In an homage to Harry Potter's every-flavour jelly beans, Microsoft unveils 'Lucky Dip' Windows 10 testing ring

Fast Ring fans to get code 'no longer matched to a specific Windows 10 release'

Mixed news for Windows Insiders today as the window for jumping to the Slow Ring slammed shut amid promises of minty fresh code for those on Fast (but don't ask for which version of Windows, m'kay?)

Build 19536 of Windows 10 arrived for those brave souls on the Fast Ring last night, as the Windows Insider team offered up an almost-apology for the confusion over how things have worked over previous years and, er, obscured things just a little bit more. Because, hey, its Windows.

As a reminder, over the last few years Microsoft has used its army of Windows fangirls and fanboys to do its testing over a number of testing rings. Of those, the Slow Ring traditionally had more stable builds of the next version of Windows and the Fast Ring was a tad more bleeding edge. A lucky few Fast Ring testers could also opt for "Skip Ahead" builds, which were the version of Windows after next.

It all went a bit wrong in 2019, as the program floundered following the disastrous Windows 10 October 2018 Update. 19H1 was released, but Fast Ring testers were shunted directly to 20H1 (2020's Windows 10, and now referred to as 2004), bypassing 19H2 entirely. 19H2 would eventually turn up on the Slow Ring prior to release.

So yes, all a bit confusing.

But not to worry, with build 19536 Fast Ringers will be getting code directly from the RS_PRERELEASE branch, "where the teams check in all their latest code changes into the OS."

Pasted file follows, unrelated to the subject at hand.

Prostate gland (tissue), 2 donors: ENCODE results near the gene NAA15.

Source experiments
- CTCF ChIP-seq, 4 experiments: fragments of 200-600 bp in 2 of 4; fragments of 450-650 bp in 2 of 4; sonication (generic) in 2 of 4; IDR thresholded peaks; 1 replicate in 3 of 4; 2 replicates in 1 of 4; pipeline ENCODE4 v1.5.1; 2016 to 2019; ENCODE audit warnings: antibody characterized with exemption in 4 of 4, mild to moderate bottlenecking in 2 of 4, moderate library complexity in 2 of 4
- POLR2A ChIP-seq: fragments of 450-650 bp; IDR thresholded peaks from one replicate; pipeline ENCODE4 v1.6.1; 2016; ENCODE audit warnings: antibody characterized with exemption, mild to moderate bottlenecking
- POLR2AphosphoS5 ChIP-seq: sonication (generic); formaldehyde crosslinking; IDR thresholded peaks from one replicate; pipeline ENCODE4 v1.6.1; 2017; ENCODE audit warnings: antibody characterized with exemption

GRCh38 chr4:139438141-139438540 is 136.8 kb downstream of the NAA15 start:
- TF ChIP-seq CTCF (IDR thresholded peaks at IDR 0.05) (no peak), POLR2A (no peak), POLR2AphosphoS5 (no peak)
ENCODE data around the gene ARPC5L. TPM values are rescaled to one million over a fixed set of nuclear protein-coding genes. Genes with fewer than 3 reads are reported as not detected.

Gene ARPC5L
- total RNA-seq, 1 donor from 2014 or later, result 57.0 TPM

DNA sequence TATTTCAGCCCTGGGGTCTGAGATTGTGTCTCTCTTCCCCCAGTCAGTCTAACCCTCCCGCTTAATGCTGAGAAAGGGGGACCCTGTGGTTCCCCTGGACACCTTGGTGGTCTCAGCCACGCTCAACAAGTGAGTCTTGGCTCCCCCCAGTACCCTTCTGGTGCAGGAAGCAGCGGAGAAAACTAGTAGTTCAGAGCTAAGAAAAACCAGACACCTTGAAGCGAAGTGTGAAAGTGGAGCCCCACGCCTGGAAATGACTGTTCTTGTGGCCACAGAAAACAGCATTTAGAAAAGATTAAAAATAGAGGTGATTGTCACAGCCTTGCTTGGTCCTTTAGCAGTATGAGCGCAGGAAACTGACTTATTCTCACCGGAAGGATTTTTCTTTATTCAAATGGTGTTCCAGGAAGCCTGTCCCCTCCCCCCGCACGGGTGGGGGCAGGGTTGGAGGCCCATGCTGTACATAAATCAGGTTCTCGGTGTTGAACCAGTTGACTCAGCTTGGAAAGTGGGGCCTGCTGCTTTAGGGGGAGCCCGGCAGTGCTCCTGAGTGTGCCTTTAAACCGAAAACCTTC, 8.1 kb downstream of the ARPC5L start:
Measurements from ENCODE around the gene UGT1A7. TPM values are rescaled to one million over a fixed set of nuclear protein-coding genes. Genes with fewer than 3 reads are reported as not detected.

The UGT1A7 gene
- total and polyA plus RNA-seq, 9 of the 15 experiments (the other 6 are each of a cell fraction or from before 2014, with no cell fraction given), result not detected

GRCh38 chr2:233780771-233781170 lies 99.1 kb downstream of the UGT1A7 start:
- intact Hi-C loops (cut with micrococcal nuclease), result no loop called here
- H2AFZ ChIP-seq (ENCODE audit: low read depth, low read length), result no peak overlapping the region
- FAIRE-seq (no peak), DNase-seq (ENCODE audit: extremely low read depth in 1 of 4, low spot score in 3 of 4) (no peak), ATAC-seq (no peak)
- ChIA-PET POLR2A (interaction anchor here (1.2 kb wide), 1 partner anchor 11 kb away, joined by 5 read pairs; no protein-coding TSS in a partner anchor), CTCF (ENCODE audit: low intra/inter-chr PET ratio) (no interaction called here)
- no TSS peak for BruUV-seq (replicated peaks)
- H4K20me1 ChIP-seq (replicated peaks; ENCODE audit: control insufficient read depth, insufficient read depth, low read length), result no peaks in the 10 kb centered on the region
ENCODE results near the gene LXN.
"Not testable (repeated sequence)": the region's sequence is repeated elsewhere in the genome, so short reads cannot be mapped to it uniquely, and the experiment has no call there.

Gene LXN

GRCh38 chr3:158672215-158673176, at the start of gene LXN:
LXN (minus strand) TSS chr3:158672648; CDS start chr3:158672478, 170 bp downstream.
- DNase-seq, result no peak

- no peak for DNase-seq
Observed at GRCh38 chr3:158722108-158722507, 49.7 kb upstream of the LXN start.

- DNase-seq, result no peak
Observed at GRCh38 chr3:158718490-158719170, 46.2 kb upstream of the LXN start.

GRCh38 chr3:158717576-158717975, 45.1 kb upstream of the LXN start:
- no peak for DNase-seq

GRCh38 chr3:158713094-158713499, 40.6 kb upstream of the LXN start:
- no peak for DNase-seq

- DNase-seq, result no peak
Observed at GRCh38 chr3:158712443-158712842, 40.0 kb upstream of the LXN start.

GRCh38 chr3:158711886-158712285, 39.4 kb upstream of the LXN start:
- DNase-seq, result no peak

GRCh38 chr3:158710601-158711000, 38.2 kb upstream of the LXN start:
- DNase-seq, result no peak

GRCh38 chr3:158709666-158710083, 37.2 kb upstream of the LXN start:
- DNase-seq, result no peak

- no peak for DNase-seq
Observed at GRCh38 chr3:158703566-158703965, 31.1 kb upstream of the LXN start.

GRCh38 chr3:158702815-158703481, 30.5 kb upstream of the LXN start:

Simple, right? Er, maybe not. While in the past testers knew which version of Windows 10 they were playing with – be it 20H1, 19H2 or whatever – from now on: "While features in the active development branch may be slated for a future Windows 10 release, they are no longer matched to a specific Windows 10 release."

Better still: "we may deliver these new features and OS improvements as full OS build updates or servicing releases."

While great for the enthusiasts keen to get their hands on the latest and greatest, this is not so good for those planning deployments where it is important to know what a given version of Windows 10 is going to look like. That said, Microsoft has a rich history of yanking features that the company decided were not going to work – Sets, anyone?

So, the Fast Ring might have some bits of 20H2, something that might show up in 21H1. Maybe a sprinkling of 21H2. The Slow Ring, however, continues to target a definitive release.

The new build itself is understandably light on features, with 20H1 just around the corner. Optional drivers have received some attention, with a "View optional updates" in Windows Update to save users hunting around the venerable Device Manager for a specific device to update.

Insiders who reset their PC may also see the arrival of a "People in my family" option to get things set up in a family group once the desktop is reached.

Other fixes include that the Windows Recovery Environment will no longer require an administrator password, there will be an option to clear previous searches from the File Explorer "search experience" and the UI for creating a storage pool will no longer fall over with an incorrect parameter.

Those who still fondly remember Microsoft's recent forays into consumer networking will note the removal of the HomeGroup deprecation notification.

Insiders will also get some extra toys to play with in the Your Phone app. Gone is the 25-picture limit in Recent photos. Instead, the app will now show the most recent 2,000 snaps from an Android smartphone camera roll.

And known issues? Anti-cheat software and problems with some USB 3.0 devices remain challenges for those toiling in the Windows mines, deep beneath the building sites of Redmond. ®

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